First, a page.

Get To Know Piedmont UU Church Members
Eileen has lived a long and very active life of social action work, spanning many years and parts of the country. A native of Minnesota, she graduated from Smith College in 1963 and was caught up in the turmoil of the mid-sixties. The Civil Rights Movement was gaining momentum throughout the South and into the urban north. She became involved in both. The pressure for abortion rights was gaining strength and silent vigils were held to support women seeking help in other states where abortion was legalized. She was active in support.
Eileen lived abroad as well, and in 1966 she was selected to be a Frontier Intern in Mission through the United Presbyterian Church and the World Student Christian Federation. She lived in Africa, Abidjan Ivory Coast, as a university student and campus ministry intern. She traveled to many other African countries, including countries in Southern Africa still under colonial rule (Rhodesia, now Zimbabwe) and white-minority apartheid rule (South Africa)
Her religious roots are in the Lutheran Church but by the mid-70’s, that was no longer working for her and she was for a time an atheist. In 1977 she and her then-husband moved to Charlotte for union organizing work. She worked at the Unitarian Univeralist Community of Charlotte on a temporary job, visited the services, and in 1979 joined. Eileen says about that choice: “I liked the fact that I didn’t have to believe a certain way or proclaim any divine assistance or creed.”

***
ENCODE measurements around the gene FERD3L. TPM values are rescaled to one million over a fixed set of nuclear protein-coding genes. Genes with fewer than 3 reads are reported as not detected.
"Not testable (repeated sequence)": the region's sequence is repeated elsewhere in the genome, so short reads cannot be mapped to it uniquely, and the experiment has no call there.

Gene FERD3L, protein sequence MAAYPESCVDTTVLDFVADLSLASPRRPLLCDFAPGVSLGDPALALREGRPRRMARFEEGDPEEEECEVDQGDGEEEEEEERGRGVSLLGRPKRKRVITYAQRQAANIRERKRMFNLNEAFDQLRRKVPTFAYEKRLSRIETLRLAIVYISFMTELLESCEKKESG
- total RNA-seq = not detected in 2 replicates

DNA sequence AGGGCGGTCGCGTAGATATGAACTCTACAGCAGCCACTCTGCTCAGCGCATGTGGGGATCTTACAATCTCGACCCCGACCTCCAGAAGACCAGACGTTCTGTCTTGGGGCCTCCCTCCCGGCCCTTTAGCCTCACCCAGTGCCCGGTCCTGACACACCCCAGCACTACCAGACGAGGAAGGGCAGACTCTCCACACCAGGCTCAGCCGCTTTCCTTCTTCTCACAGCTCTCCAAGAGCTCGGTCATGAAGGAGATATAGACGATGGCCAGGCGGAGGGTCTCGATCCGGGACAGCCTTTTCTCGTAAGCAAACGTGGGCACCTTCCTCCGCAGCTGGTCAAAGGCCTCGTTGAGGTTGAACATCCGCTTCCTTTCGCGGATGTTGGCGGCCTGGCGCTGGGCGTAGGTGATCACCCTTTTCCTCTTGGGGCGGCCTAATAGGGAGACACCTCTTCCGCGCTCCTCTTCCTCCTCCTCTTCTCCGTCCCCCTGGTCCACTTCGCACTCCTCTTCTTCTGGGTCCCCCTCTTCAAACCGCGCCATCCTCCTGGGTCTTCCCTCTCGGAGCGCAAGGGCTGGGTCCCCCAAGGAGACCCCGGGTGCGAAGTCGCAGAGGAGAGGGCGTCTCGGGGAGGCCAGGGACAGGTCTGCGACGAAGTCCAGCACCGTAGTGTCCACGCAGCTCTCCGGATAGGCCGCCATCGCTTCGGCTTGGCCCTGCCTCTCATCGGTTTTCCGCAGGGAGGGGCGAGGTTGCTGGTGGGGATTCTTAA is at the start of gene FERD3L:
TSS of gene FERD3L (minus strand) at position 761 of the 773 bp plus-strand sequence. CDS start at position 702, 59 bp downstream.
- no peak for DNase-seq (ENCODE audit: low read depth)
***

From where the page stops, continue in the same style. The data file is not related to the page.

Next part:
Eileen did much union organizing during this period and also organized a food pantry at UUCC that she stayed with until the church discontinued it on 2015. In 1999, after retirement, she and her husband Ed moved to Salisbury and discovered Piedmont UU Church in the Salisbury gathering.
Eileen wrote about her current status:
In addition to Piedmont UU Church, I am active in the American Association of University Women, AARP Rowan County, Salisbury Chapter, and volunteer for Meals on Wheels. Since the Covid pandemic, I have been active in the UU NC Justice Ministry through the Friday morning Action Hour each week.
I am passionate about social justice issues, very concerned about the reversal of progress that has been many years in the making around voting rights, equity for minorities and women. I would like to say that when I am done with this life I have done something to make it a better place for those coming after me. I hope that will be so.
— Anne L.